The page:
Overview: A Silvery ElementSurveyors in the 1850’s thought they had found silver close to the summit on the north slopes of this 6,848 foot peak. But the extensive deposits turned out to be the silvery, brittle metallic element, antimony. Thus the peak was named.
Antimony Peak has a prominence of 888 feet and sits just a couple of miles north of the great San Andreas Rift Zone. This peak is in the California transverse range known as the San Emigdio Mountains. These mountains form the southern wall of the San Joaquin Valley and extend into Kern, Ventura and Los Angeles counties.
The eroded jeep road that provides the main route to the summit was built to access, survey and mine the antimony deposits. Because antimony expands upon solidifying, it has found important uses as an alloy of tin and lead in machine bearings, metal castings and lead-based pigments.
The Class 1 route to Antimony from the trailhead is along a jeep road that descends into a saddle and then around the southwest side of elevation 6670’ dropping into another saddle at 6000’. The road then makes several switchbacks up Antimony’s south slope. At the road’s high point, proceed to the right up the ridge about ¼ mile to the summit.
When seen from the north, Antimony Peak is just east (left) of a small notch with a slightly lower bump on the right.
Antimony’s summit is dressed with trees, but the openings between the pines provide rewarding vistas for such a relatively short hike. The highest peak in the San Emigdio range, Mount Pinos at 8831’, is prominently in view to the south, as well as a peak or two to the east overlooking Pleito Creek that don’t have names, but should.
The roundtrip is 5 miles with 900 feet of gain going out and 700 feet on the return.
Getting ThereGoing north on California Interstate 5, take the Frazier Park exit and turn left. Go 7.2 miles to Lake of the Woods where you continue straight on the Cuddy Valley Road. Proceed 4.2 miles to a dirt road on the right marked by a sign “Tecuya Mtn Rd.”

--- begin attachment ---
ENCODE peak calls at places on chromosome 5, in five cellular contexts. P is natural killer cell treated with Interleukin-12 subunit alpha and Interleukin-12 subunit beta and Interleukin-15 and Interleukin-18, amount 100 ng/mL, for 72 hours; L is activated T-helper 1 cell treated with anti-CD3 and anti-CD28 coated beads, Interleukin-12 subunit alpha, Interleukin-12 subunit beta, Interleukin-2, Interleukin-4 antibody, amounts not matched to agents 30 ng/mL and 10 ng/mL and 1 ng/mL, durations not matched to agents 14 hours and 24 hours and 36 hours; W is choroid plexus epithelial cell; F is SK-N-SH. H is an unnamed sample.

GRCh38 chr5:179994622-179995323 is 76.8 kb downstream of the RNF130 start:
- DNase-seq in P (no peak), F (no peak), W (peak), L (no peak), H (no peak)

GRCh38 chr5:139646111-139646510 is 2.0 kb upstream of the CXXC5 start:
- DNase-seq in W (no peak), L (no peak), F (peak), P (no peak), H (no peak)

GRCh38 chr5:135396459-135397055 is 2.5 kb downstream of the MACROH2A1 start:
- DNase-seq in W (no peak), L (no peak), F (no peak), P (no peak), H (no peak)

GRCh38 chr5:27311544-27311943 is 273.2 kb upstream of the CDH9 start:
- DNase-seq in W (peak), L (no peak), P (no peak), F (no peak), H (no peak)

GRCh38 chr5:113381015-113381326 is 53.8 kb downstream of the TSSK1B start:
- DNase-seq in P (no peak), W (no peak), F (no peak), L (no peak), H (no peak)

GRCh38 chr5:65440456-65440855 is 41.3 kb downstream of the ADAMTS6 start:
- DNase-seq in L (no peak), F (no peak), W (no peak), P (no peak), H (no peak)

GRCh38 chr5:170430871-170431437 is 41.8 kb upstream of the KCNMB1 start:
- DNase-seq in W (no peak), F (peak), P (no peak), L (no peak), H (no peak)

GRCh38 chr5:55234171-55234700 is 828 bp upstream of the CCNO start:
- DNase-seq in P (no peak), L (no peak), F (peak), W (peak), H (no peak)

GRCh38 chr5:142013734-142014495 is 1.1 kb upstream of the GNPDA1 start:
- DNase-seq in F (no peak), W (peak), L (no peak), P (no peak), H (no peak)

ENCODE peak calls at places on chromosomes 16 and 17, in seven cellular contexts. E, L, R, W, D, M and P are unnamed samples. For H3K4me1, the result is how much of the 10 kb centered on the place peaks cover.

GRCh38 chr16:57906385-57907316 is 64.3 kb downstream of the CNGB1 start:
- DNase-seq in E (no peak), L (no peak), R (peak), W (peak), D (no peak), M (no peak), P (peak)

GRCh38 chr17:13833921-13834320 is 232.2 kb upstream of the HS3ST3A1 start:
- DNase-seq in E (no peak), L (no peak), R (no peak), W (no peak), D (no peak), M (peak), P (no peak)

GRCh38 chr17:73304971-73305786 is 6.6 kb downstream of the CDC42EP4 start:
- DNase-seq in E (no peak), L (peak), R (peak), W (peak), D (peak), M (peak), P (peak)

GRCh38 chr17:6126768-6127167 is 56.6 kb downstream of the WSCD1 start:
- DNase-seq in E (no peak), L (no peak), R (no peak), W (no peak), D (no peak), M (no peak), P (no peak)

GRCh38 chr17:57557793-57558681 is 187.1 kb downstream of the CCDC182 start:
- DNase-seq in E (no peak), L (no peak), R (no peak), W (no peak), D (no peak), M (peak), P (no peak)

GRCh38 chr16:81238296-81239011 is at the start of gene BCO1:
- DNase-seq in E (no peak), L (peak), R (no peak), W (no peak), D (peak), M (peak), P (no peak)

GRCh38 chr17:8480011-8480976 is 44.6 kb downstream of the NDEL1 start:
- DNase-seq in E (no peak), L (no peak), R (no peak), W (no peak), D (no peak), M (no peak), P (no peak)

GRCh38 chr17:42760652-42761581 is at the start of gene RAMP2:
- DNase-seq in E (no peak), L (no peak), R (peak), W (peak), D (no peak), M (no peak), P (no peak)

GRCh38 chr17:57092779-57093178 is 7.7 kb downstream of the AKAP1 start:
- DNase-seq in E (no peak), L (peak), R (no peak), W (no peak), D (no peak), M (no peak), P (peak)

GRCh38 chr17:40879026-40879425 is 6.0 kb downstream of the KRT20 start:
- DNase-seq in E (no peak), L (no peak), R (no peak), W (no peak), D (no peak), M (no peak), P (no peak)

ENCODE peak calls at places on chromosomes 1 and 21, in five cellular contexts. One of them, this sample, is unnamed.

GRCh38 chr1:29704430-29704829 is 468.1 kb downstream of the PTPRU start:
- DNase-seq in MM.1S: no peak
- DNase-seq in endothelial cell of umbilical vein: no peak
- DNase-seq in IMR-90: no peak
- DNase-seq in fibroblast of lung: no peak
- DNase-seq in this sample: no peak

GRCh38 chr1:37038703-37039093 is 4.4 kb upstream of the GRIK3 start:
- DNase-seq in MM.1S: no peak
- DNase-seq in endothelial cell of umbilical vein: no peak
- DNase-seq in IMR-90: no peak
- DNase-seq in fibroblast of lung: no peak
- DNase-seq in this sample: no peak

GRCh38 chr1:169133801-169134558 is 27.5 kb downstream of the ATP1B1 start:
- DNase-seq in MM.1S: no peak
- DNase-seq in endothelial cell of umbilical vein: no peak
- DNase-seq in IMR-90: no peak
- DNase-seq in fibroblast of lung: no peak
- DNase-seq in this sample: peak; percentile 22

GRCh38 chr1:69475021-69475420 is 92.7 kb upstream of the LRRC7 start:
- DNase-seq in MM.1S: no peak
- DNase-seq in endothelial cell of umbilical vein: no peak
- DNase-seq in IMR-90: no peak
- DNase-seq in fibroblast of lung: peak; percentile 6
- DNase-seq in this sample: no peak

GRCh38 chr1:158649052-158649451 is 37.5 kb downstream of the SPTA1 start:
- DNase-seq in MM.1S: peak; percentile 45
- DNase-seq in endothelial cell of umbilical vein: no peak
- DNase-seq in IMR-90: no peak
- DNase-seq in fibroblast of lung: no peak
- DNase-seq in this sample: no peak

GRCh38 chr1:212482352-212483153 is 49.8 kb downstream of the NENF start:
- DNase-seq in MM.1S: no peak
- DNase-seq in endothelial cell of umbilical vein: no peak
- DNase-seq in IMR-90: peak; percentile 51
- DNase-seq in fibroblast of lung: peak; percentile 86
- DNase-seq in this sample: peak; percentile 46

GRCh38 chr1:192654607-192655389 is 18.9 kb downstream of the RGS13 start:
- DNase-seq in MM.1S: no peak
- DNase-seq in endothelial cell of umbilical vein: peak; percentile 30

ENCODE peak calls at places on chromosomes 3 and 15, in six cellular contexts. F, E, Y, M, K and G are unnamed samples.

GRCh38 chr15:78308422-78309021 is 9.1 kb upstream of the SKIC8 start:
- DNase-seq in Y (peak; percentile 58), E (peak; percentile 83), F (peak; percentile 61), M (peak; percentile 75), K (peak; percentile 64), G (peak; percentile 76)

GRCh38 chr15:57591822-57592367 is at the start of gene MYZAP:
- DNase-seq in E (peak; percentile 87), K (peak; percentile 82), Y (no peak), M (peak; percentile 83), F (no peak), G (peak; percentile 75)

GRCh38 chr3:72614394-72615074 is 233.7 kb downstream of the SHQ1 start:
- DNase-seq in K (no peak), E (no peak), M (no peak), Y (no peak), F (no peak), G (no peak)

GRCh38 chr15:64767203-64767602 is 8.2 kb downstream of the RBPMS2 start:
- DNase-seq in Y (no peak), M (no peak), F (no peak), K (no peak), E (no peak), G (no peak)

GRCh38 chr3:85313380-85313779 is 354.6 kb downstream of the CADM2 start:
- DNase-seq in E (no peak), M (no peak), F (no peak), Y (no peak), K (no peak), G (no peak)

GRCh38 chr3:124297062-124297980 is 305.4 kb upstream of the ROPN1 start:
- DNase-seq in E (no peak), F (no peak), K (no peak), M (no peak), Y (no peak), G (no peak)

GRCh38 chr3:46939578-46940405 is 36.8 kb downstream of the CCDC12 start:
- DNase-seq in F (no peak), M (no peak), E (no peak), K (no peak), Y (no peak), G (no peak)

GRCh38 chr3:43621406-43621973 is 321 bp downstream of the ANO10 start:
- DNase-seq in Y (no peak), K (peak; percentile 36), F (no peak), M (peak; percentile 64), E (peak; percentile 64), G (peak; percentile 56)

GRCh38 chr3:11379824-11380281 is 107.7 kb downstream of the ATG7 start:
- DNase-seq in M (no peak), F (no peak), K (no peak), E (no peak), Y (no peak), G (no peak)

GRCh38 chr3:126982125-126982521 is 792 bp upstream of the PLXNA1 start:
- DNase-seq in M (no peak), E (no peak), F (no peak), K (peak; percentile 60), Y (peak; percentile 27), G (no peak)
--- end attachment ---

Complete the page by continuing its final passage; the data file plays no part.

Turn right and proceed as follows: at 1 mile turn left at the fork; at 1.4 miles take
a left at the fork; at 1.9 miles go left on road with sign “9N19A”; at 4.6 miles, there is a large open area where you can park. From the parking area (6660’ elev.), start down on the jeep road that connects there.
Red TapeNo permits or authorization are needed to hike to this peak.
CampingSeveral miles away, there is limited camping within the Wind Wolves Preserve (a 97,000-acre private reserve) at San Emigdio Campground and Willow Picnic Area Group Campground. However, the camping is limited to weekend days and requires advance reservations (661.858-1115).
When to Climb/Mountain ConditionsThis peak can be climbed year round, but come properly equipped when there is snow coverage in the winter. Be sure and check with CalTrans for road condition information during the winter because snow sometimes forces closures along Interstate 5. Furthermore, some roads within the Mt. Pinos Ranger District, including Frazier Mountain Road, are subject to closure during the winter season. Call the Mt. Pinos Ranger District Office 661. 245-3731 for current information.
Other InformationUSGS Topos Pleito Hills 7.5 Cuddy Valley 7.5
Los Padres National Forest Current Conditions.
California Dept. of Transportation
Wind Wolves Preserve
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